Bridging

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Right now there are so many things I am bridging as I move from one place in life to the next. A child off to college, a potential new job, an unexpected September show, even a new phone with all the differences in features to name just a few. Not all are seamless, actually none of them are. (You wouldn’t think phone would be on the list, but new technology can be a challenge!) I have been tackling the phone and the show as they are the only things I can have a modicum of control over. Either I will get the job or I won’t. The child will get off to college whether she packs ahead or the night before. The show is basically all set, just some images to frame and the chosen ones to hang. Which brings me to the phone. I gave in and got a smart phone so I can accept debit and credit cards, and give the camera a try. I am still of the mindset that a phone is for making calls on, not game playing or snap chatting. That being said I really like having the calendar, calculator and note pad as it cuts down on things to carry around. The camera I do enjoy, and I did on my old non smart phone, it is nice to have on hand for when I don’t want to carry a big camera. It does take some getting used to, but I am managing. As far as some of the other features, I probably have more than I will ever use.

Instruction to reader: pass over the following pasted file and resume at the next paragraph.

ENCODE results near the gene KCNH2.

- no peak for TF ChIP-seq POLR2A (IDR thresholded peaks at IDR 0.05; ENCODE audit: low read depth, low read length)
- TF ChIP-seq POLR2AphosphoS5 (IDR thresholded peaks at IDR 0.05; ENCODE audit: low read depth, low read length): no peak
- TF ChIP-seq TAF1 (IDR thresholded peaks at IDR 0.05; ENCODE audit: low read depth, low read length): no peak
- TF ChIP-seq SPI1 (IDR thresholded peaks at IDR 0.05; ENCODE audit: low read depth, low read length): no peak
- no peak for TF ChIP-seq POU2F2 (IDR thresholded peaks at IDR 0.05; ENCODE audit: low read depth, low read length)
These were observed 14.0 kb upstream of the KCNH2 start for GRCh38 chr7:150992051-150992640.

A real first world problem: “more than I will ever use.”

Phones are so jammed packed with features that even the bells and whistles have bells and whistles!

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Starting the week off

7-20-2014_058An on again off again rain is starting this final week of July, fern weather. Of which we have had a fair amount of this summer. But it makes the ferns cheerful and convivial. Today will be one of those days where lights are needed and it is hard to tell what time of day it is. I have a myriad of errands over this week that all seem to be in different directions so no easy path can be laid out to accomplish them. The only thing I can do it check off each as it gets done in its own time, and try to figure out a loop that can accommodate as many as possible each trip. Some weeks are like that, scattered tasks that seem to have no relation to each other. Yet there must be a thread somewhere hidden deep in the weave that I just can’t see because I am so busy looking at all the separate threads and wondering how they come together. They will though and everything will get done by Friday, maybe even sooner if I just chip away at them methodically.